Julius Bär is hoping Latin American operations will follow the successful precedent set in Asia where, for almost a decade, the bank has been steadily building a presence and is now the sixth largest wealth management firm. With more than 1,000 employees in that market, Collardi calls the region “a second home for us” and credits the bank’s versatility for its success there, saying: “Asia is something we built from scratch. You have to adapt to the local environment. We are very comfortable there and that is something we want to replicate in other parts of the world.”
A shrewd acquisition policy has helped Julius Bär in its drive to capture market share worldwide. The bank made headlines in 2012 when it acquired Merrill Lynch’s International Wealth Management business in a deal worth around $840 million. The purchase, which saw Julius Bär scoop up well-established operations throughout Asia and Latin America and increase its presence to more than 25 countries and 50 locations, was one of the proudest, and most challenging, moments of Collardi’s career.
“When I started in the ’90s [in banking], Merrill Lynch was an establishment. Not only in investment banking, but also on the wealth management side. [The acquisition] was something I never thought I would experience in my career,” he says. “It was a very big, traumatic transaction in a way. There is not a part of the business that hasn’t been affected.”
A year prior to the Merrill Lynch acquisition, Julius Bär purchased a 30 per cent share of the largest wealth management group in Brazil, GPS Investimentos Financeiros & Participacoes, and in March 2014, bought a further 50 per cent–increasing its holding in the firm to 80 per cent. “In the last few years, Brazil has been a domestic market and that is why we made an acquisition there—to have a footprint, to have a presence and to serve clients locally.”
Collardi believes acquisitions are a natural part of the growth trajectory for a bank such as Julius Bär that finds itself thriving in a contracting, and cautious, market. “When you are doing a good job, you grow a little bit faster than the market. We have done quite a lot of acquisitions in the past few years because of the huge consolidation in the market,” he says. “Today, there are a lot of sellers, but not a lot of buyers. That presents an opportunity.
“We have never gone out there and said ‘we need to be this big, or that big’. Our growth has been a result of our strategy and our focus on our core competence, which is wealth management.”
For Julius Bär, growth abroad has been matched by growth at home. The bank’s main focus is its core market of Switzerland where it is the third largest wealth manager behind UBS and Credit Suisse. “We believe that if you are a Swiss bank, your key strength has to be in your home market,” says Collardi. “UBS, Credit Suisse, Julius Bär all of us are growing–at different paces, but we are all growing. I believe Swiss firms will have massively expanded outside Switzerland in a window of 10 to 15 years.”
Collardi is proud to be at the forefront of Swiss banking and says he feels obligated to showcase his country’s financial strengths. “That is one thing I would like to prove to the world—that a Swiss bank can not only transform itself and innovate, but also be one of the leaders of its industry globally. I think that is really important. We believe that Switzerland, as a small country with fewer resources, has to be more flexible than others to be able to compete.”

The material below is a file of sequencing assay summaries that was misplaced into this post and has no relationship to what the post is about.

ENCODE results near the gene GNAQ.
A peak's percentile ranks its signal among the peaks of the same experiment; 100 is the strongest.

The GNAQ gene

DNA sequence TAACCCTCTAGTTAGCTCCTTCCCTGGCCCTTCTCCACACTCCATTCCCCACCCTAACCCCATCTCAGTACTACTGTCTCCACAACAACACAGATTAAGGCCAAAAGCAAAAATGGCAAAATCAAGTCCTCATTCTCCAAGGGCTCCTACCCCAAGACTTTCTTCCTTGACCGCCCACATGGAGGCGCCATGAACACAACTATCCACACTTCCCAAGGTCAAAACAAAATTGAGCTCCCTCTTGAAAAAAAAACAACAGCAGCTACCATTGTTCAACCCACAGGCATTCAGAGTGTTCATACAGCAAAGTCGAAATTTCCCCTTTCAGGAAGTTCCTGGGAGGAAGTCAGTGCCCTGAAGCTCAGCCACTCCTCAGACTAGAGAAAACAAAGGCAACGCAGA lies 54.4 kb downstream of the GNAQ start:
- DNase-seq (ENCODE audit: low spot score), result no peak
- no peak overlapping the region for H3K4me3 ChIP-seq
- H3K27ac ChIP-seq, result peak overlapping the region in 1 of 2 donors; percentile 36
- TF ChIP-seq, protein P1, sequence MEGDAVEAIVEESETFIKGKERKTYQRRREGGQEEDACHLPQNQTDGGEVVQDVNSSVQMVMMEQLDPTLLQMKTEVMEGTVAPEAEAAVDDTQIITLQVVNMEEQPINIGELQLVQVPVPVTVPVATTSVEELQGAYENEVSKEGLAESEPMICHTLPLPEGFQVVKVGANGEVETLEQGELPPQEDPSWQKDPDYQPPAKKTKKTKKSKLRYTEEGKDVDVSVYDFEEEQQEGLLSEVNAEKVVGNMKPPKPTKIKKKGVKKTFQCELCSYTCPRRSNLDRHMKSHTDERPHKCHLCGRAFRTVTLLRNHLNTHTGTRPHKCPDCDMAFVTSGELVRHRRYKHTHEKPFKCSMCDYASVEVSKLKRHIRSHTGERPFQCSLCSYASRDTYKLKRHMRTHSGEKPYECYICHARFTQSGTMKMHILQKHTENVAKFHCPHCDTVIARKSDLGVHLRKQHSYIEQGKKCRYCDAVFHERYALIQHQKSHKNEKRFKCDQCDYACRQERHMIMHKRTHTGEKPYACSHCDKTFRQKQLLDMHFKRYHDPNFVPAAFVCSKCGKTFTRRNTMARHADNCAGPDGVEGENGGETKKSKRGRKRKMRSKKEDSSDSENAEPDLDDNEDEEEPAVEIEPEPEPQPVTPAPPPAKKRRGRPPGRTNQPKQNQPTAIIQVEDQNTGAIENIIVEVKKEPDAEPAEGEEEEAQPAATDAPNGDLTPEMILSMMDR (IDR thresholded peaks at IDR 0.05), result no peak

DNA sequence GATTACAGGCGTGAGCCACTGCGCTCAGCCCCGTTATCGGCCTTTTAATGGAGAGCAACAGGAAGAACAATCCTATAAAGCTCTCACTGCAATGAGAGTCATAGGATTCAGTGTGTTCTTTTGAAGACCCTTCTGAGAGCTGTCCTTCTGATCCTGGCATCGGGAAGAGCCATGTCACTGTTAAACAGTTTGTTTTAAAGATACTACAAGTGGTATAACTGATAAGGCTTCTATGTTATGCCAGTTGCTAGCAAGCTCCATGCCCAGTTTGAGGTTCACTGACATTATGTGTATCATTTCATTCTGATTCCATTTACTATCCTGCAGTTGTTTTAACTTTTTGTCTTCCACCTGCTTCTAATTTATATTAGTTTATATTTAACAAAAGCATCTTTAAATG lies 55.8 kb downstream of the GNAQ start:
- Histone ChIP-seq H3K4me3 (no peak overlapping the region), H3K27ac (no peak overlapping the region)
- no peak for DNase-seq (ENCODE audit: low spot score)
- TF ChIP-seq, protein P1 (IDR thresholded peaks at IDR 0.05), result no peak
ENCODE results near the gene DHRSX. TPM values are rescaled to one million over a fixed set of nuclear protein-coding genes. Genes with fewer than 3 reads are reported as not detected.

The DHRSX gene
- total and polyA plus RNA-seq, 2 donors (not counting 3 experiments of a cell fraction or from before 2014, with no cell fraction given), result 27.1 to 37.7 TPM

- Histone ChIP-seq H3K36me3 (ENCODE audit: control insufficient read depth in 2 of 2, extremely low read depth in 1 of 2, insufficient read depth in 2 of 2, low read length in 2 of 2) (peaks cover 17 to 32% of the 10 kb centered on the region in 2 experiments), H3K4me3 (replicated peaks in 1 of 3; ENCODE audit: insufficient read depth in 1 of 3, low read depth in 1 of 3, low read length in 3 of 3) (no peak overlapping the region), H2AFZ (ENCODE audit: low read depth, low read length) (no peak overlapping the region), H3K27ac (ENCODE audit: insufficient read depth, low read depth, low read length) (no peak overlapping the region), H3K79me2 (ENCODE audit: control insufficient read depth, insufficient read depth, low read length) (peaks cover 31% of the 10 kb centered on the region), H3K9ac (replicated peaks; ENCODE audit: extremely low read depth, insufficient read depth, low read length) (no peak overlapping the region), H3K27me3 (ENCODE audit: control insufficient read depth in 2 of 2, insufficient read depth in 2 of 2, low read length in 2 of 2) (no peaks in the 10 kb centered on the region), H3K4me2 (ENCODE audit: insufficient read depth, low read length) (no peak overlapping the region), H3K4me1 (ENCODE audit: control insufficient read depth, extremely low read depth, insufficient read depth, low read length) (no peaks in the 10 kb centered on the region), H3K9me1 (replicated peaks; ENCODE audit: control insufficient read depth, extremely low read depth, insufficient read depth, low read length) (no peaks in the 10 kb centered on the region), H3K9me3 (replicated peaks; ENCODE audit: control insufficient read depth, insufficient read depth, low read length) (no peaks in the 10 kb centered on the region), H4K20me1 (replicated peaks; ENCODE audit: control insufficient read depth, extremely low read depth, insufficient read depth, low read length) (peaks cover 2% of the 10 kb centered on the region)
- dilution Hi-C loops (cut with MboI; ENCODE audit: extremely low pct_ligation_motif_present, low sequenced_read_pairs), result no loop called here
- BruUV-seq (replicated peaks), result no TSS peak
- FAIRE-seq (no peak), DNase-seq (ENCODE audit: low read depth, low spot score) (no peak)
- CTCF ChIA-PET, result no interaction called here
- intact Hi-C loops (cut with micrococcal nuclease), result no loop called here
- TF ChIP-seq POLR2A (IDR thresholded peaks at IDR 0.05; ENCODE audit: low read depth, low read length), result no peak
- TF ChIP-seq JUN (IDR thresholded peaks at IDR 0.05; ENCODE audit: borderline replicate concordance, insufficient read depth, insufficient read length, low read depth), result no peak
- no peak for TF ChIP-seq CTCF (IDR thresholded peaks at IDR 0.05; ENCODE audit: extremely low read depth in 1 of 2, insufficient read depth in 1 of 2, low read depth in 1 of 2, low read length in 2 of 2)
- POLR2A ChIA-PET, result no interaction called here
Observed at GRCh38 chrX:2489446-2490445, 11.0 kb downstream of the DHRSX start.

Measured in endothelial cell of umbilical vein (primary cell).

With the integration of Merrill Lynch’s international business nearly complete, Collardi says his immediate priority for Julius Bär is giving the bank a chance to catch its breath. “When you do such a large integration, you need a bit of a consolidation and digestion phase.”
However, the globe-trotting CEO will not pause for long. This year, Julius Bär celebrates 125 years of operation and is taking the festivities on the road to reward and thank its clients, partners and employees across the world. Meeting the people on the ground is fundamental to Collardi’s leadership philosophy, believing that the best CEOs are the most visible and most communicative.
“You cannot run this business from your office, based on a spreadsheet,” he says. “You need to get to know people, make yourself available, to listen and to communicate. I try to communicate to people that we do not just have to get to the next quarter, we have to build the future of this company.”
While celebrating the past 125 years, the bank is also looking ahead. In the near future, the firm is investing “several hundred millions” into a new communications system that will bring together the fragmented infrastructure of its various offices into one streamlined platform. Collardi estimates that the new system will take up to four years to complete and says it will help the bank improve its performance. “My objective is that five years down the road we have a very highly competitive infrastructure processing system that allows us to render the best service to the client,” he says. “Our team can really focus on delivering the best service to the client and ultimately to deliver very good performance.”
On a personal level, Collardi’s plans align with the bank’s. The CEO considers himself a “guardian” of the firm, which he calls his “family,” and says he hopes to be proud of all he has accomplished when he eventually hands over to a successor. To this end, he guards against complacency, saying: “Where we are today is thanks to a series of achievements, of goals that we have set and challenges we have conquered, but that is all behind us. The road ahead is the one to conquer. That is the spirit we try to have across the firm.”